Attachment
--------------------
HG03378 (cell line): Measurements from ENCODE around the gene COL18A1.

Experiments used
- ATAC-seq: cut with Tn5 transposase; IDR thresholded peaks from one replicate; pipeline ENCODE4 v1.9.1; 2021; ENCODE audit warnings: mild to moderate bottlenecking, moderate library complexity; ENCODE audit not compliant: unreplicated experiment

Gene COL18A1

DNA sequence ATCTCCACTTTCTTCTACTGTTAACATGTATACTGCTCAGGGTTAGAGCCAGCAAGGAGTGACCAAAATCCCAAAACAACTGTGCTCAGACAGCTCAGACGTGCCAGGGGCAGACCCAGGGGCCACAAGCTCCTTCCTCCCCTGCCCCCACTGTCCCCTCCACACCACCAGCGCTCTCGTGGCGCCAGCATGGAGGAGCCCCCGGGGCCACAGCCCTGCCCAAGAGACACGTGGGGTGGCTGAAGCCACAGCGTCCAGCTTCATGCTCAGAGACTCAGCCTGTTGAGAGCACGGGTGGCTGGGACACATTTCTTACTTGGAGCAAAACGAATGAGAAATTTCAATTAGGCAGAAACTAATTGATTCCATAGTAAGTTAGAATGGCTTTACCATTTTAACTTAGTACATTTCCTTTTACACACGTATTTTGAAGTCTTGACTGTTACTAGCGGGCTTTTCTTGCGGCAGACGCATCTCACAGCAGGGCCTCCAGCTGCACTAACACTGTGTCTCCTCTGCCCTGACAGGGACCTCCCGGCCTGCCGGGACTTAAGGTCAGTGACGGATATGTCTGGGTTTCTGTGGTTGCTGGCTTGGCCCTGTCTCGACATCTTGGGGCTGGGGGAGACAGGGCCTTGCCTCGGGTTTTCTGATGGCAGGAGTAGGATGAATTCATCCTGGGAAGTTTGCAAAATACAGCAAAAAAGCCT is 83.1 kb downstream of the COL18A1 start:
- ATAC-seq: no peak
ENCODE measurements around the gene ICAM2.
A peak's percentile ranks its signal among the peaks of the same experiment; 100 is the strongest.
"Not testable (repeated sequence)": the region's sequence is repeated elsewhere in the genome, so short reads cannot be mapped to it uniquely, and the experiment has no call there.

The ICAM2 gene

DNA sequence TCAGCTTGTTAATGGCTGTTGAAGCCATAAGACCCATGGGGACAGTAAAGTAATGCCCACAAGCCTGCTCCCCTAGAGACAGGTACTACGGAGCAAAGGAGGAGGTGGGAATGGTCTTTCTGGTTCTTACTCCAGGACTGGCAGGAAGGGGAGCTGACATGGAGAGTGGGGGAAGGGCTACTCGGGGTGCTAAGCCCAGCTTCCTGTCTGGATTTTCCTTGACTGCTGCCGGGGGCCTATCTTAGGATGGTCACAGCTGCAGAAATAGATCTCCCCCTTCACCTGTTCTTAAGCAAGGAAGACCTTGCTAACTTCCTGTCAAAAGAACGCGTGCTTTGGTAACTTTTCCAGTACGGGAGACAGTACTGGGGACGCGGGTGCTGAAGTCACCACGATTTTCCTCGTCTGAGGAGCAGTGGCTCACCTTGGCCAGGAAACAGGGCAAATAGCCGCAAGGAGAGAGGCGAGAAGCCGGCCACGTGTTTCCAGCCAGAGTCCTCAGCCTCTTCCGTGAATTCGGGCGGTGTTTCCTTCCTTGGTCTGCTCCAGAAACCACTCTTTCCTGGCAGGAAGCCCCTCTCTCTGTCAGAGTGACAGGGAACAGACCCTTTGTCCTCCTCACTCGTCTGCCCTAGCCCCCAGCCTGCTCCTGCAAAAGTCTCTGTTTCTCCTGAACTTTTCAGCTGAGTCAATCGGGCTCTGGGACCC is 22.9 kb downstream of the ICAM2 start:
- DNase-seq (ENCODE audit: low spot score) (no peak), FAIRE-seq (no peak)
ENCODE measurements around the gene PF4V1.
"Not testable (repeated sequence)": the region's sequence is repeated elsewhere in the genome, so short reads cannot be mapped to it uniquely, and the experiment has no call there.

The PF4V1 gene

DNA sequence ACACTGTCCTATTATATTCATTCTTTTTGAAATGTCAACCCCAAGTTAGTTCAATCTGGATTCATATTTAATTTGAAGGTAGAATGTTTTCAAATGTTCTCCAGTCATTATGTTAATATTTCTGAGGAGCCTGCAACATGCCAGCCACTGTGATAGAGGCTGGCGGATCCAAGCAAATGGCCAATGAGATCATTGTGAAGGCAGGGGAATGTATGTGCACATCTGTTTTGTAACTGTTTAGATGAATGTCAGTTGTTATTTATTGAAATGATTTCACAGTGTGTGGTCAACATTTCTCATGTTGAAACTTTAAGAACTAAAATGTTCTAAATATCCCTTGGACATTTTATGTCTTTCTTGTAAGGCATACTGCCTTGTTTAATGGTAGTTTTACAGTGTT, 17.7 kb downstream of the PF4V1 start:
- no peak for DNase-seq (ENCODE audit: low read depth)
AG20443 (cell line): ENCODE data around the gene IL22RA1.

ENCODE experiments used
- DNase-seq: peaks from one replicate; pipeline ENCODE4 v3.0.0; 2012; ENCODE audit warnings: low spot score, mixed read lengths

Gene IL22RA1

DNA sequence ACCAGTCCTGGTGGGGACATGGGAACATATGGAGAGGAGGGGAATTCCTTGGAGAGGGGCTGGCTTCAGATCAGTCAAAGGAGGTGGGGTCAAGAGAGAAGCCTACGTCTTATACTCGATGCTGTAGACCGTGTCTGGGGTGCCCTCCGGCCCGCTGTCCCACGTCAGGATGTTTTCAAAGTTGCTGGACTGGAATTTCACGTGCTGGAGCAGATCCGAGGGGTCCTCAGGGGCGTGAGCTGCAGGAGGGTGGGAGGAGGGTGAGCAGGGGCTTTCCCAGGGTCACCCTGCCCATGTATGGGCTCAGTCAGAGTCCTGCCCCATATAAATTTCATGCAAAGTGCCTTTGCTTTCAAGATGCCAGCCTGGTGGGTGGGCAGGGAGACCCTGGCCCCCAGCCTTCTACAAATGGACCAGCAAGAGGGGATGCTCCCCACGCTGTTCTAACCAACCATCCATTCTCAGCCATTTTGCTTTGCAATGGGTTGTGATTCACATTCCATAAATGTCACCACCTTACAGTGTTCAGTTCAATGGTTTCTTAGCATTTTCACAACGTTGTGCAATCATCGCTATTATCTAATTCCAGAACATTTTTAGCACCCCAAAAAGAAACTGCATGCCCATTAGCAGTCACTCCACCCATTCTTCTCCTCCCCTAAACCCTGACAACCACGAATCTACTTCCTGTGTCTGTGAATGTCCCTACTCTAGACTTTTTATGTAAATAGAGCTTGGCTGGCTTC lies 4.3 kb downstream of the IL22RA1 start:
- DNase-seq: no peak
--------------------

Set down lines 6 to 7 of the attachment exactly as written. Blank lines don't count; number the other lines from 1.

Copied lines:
- ATAC-seq: no peak
ENCODE measurements around the gene ICAM2.